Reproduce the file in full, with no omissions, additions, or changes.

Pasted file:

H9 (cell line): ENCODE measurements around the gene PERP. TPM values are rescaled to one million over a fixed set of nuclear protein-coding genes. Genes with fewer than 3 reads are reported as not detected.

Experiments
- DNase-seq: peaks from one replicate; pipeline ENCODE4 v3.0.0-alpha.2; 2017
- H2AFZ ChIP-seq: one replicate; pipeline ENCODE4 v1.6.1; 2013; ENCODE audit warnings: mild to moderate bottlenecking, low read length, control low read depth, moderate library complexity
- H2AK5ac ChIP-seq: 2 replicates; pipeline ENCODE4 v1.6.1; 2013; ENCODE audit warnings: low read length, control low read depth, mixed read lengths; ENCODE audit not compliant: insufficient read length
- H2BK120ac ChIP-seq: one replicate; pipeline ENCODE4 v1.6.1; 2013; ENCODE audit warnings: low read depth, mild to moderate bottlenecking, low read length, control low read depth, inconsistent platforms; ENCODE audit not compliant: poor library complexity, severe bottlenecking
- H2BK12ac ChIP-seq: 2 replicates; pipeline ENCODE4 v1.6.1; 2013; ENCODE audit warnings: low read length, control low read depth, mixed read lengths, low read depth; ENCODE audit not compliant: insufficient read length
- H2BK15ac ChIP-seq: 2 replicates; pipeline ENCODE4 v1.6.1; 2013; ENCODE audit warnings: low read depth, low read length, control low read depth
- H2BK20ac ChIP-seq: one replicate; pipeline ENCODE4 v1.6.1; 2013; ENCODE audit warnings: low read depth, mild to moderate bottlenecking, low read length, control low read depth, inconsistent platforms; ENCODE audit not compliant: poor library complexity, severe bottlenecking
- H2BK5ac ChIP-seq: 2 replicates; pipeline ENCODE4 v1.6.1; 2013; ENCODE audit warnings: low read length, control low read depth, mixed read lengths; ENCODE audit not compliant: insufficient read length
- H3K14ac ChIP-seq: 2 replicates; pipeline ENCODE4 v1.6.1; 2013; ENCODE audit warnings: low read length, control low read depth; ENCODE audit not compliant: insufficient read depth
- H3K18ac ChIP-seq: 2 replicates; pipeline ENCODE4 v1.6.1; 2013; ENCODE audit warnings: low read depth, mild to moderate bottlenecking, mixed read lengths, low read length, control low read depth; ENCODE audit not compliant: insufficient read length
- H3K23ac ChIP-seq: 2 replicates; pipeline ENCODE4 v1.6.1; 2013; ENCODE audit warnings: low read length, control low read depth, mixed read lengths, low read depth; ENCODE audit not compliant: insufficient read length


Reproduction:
H9 (cell line): ENCODE measurements around the gene PERP. TPM values are rescaled to one million over a fixed set of nuclear protein-coding genes. Genes with fewer than 3 reads are reported as not detected.

Experiments
- DNase-seq: peaks from one replicate; pipeline ENCODE4 v3.0.0-alpha.2; 2017
- H2AFZ ChIP-seq: one replicate; pipeline ENCODE4 v1.6.1; 2013; ENCODE audit warnings: mild to moderate bottlenecking, low read length, control low read depth, moderate library complexity
- H2AK5ac ChIP-seq: 2 replicates; pipeline ENCODE4 v1.6.1; 2013; ENCODE audit warnings: low read length, control low read depth, mixed read lengths; ENCODE audit not compliant: insufficient read length
- H2BK120ac ChIP-seq: one replicate; pipeline ENCODE4 v1.6.1; 2013; ENCODE audit warnings: low read depth, mild to moderate bottlenecking, low read length, control low read depth, inconsistent platforms; ENCODE audit not compliant: poor library complexity, severe bottlenecking
- H2BK12ac ChIP-seq: 2 replicates; pipeline ENCODE4 v1.6.1; 2013; ENCODE audit warnings: low read length, control low read depth, mixed read lengths, low read depth; ENCODE audit not compliant: insufficient read length
- H2BK15ac ChIP-seq: 2 replicates; pipeline ENCODE4 v1.6.1; 2013; ENCODE audit warnings: low read depth, low read length, control low read depth
- H2BK20ac ChIP-seq: one replicate; pipeline ENCODE4 v1.6.1; 2013; ENCODE audit warnings: low read depth, mild to moderate bottlenecking, low read length, control low read depth, inconsistent platforms; ENCODE audit not compliant: poor library complexity, severe bottlenecking
- H2BK5ac ChIP-seq: 2 replicates; pipeline ENCODE4 v1.6.1; 2013; ENCODE audit warnings: low read length, control low read depth, mixed read lengths; ENCODE audit not compliant: insufficient read length
- H3K14ac ChIP-seq: 2 replicates; pipeline ENCODE4 v1.6.1; 2013; ENCODE audit warnings: low read length, control low read depth; ENCODE audit not compliant: insufficient read depth
- H3K18ac ChIP-seq: 2 replicates; pipeline ENCODE4 v1.6.1; 2013; ENCODE audit warnings: low read depth, mild to moderate bottlenecking, mixed read lengths, low read length, control low read depth; ENCODE audit not compliant: insufficient read length
- H3K23ac ChIP-seq: 2 replicates; pipeline ENCODE4 v1.6.1; 2013; ENCODE audit warnings: low read length, control low read depth, mixed read lengths, low read depth; ENCODE audit not compliant: insufficient read length